The statistics of the various blockade running steam vessels, and their fate and fortunes, if fully set forth, would exhibit some curious facts. Some of those facts, of which we have been informed, shall now be mentioned; they will, to most readers, bring with them their own explanation. Seven or eight new steamers have been built at English dockyards, expressly to run the blockade; they were ordered, and afterwards equipped and manned, and the officers found for them, by and English firm styled Alexander Collie & Co. On arriving at Bermuda they were transferred to a respectable Confederate firm, acting on behalf of the Confederate government: so that on arrival at Wilmington – if they had ever arrived there – they were to have been under the Confederate flag, and owned by Confederate owners; and were destined thereafter as regular blockade runners, half on government account and half on account of the Confederate firm. These vessels have all been lost; they were all, save one, lost on their very first voyage between Bermuda and Wilmington; and our readers may remember their ill fated names, the Venus, the Ceres, the Vesta, the Juno &c. One of these, the Hebe, was lost, not on her first voyage, but on her second.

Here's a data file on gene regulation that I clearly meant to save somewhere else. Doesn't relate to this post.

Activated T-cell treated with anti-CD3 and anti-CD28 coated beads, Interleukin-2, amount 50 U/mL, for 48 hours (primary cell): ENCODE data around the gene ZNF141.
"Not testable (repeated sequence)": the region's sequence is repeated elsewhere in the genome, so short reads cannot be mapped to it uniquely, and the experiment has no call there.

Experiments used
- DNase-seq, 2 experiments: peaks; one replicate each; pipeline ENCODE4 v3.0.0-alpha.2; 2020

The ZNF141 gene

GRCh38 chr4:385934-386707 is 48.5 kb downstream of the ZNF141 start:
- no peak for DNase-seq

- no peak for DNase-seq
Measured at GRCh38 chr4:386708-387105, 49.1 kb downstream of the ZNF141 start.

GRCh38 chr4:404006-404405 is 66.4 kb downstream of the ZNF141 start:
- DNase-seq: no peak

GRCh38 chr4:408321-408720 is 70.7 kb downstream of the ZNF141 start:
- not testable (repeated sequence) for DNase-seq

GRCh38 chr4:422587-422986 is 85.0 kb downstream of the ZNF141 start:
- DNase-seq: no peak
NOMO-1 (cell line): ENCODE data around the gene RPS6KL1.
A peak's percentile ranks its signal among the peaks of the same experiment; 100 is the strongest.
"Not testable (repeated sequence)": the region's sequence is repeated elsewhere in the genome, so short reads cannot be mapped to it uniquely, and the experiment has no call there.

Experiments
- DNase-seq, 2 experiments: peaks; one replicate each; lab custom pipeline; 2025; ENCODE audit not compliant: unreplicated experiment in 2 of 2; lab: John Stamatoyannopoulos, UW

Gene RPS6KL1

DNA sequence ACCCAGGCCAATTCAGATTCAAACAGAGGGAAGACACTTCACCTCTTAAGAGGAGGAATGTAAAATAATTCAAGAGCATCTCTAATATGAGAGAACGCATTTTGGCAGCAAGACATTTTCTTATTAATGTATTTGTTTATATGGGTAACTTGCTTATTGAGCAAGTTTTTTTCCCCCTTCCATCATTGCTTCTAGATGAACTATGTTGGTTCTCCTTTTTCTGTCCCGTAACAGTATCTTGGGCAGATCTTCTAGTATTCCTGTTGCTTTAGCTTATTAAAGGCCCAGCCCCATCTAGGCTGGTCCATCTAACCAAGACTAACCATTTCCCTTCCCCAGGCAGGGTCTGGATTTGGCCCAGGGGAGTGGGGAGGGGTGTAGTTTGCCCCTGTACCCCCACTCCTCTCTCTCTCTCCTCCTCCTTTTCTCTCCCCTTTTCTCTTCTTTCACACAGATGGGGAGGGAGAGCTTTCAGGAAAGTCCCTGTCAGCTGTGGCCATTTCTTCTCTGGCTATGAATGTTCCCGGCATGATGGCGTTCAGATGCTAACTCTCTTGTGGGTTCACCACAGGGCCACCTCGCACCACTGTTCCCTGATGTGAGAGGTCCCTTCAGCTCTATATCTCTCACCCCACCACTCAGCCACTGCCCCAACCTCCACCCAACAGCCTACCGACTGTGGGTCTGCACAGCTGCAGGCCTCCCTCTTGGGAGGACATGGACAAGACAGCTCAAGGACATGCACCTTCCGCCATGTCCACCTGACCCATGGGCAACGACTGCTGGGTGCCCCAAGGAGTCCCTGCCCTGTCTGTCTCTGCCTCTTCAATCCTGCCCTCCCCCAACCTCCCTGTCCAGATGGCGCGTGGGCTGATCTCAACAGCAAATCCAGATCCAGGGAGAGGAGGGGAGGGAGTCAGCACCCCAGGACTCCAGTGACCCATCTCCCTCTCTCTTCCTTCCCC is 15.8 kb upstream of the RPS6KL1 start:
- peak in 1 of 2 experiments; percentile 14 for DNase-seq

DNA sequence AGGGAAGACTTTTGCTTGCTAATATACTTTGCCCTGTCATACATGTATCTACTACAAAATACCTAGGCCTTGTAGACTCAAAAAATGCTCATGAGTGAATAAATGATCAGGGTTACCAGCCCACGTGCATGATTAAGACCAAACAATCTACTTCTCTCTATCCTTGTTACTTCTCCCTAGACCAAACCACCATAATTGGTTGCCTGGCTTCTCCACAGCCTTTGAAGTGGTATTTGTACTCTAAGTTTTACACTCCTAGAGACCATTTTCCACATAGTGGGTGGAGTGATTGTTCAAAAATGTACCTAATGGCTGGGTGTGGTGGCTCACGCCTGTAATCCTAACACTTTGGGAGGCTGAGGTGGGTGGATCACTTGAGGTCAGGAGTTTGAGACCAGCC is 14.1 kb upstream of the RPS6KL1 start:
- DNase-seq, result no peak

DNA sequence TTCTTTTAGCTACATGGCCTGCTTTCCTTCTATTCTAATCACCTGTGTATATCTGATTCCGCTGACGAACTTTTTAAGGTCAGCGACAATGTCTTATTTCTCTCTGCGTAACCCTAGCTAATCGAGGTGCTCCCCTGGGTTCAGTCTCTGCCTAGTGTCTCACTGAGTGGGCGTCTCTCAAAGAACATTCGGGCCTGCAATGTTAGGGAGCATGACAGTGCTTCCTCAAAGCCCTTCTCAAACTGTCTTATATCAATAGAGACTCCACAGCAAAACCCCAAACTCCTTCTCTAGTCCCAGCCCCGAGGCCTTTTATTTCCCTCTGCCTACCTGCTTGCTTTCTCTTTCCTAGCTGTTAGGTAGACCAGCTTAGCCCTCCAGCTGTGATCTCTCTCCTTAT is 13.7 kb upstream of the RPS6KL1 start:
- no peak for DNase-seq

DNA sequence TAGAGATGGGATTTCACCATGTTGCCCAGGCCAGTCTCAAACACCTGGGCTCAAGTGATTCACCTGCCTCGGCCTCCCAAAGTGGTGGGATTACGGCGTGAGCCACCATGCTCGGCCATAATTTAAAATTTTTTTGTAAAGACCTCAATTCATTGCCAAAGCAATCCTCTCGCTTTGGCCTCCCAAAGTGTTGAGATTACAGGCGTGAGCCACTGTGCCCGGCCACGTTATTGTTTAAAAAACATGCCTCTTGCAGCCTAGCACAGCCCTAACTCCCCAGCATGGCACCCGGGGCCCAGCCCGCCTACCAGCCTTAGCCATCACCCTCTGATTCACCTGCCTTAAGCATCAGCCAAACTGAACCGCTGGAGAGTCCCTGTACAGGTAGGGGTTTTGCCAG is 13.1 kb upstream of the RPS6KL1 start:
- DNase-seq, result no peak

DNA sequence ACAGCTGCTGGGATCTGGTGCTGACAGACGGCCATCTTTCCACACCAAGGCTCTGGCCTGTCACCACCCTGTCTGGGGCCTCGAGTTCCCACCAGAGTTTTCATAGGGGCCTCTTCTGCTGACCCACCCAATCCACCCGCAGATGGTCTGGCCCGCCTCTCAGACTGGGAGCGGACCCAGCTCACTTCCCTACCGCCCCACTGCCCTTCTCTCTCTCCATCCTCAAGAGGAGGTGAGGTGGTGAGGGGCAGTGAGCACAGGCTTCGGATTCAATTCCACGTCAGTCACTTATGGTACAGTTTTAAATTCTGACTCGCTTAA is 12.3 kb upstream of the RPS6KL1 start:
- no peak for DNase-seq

Now, at the very same time, there was running a most lucky and prosperous line of blockade breaking ships, belonging to that English firm of Collie & Co. The very house which was employed to order and equip vessels to run the blockade on account of our government, was also most extensively engaged in running the blockade on its own account. In other words, our government expected Mr. Alexander Collie to furnish them faithfully and bona fide with the means of competing with himself and driving him out of the most lucrative trade he ever had in his life. Accordingly their ships were all driven ashore, a total loss. But of Mr. Collie’s own vessels, the Hansa has made nine round voyages, paying for herself twenty times over; the Edith and the Annie have made each three round voyages, and are now prosperously running; the Falcon has made tow round voyages; and the Flamingo has just come in successful in her first trip. One of Collie’s however, was lost; she is the Don; had made six prosperous round voyages, and then was run down at sea by the Yankees, and is now one of the blockading squadron herself.